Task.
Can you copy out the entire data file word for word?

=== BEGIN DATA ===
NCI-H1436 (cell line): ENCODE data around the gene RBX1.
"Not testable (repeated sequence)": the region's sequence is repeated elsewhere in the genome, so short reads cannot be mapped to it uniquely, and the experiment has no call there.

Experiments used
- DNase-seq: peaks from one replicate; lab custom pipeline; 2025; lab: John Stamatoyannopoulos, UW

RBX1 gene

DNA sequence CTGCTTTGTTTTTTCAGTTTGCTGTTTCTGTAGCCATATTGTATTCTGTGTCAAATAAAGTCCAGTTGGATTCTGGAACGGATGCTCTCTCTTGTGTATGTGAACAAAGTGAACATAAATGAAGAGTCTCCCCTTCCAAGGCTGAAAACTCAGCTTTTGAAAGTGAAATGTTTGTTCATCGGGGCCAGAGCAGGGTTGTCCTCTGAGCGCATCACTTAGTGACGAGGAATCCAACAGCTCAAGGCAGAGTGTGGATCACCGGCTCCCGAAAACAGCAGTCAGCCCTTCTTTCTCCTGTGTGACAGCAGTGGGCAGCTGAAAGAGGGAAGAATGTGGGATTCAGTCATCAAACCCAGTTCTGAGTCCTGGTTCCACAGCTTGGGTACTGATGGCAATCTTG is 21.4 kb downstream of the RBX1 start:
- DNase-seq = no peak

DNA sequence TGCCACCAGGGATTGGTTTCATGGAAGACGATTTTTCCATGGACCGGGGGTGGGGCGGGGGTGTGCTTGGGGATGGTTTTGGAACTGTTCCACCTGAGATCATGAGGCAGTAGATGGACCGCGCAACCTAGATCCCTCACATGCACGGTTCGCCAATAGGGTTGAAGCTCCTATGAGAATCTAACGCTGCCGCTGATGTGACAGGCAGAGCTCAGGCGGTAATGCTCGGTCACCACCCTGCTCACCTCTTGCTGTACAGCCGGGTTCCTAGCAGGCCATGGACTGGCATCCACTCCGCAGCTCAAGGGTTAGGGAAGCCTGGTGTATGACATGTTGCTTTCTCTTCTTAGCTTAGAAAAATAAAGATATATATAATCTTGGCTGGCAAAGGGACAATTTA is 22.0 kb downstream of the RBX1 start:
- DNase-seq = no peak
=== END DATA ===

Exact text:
NCI-H1436 (cell line): ENCODE data around the gene RBX1.
"Not testable (repeated sequence)": the region's sequence is repeated elsewhere in the genome, so short reads cannot be mapped to it uniquely, and the experiment has no call there.

Experiments used
- DNase-seq: peaks from one replicate; lab custom pipeline; 2025; lab: John Stamatoyannopoulos, UW

RBX1 gene

DNA sequence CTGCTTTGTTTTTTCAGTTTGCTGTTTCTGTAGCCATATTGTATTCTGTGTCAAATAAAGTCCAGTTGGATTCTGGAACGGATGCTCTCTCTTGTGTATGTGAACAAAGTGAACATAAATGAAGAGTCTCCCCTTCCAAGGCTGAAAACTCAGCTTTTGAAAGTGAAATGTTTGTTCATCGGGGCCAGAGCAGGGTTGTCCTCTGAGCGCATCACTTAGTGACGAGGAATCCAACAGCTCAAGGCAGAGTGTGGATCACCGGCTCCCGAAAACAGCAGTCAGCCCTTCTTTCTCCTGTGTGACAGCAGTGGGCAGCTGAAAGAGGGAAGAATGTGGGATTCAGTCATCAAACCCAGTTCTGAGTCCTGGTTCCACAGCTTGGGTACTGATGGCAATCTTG is 21.4 kb downstream of the RBX1 start:
- DNase-seq = no peak

DNA sequence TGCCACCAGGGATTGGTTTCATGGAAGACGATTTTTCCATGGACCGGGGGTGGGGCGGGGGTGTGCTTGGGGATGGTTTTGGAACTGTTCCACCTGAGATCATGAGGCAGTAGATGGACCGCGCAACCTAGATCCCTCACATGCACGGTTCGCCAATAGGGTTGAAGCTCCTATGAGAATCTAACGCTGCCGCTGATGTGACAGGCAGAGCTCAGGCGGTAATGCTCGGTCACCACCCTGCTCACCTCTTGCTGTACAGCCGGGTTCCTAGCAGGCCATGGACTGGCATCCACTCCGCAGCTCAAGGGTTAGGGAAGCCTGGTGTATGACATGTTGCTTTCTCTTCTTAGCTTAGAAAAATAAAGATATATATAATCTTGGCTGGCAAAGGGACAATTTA is 22.0 kb downstream of the RBX1 start:
- DNase-seq = no peak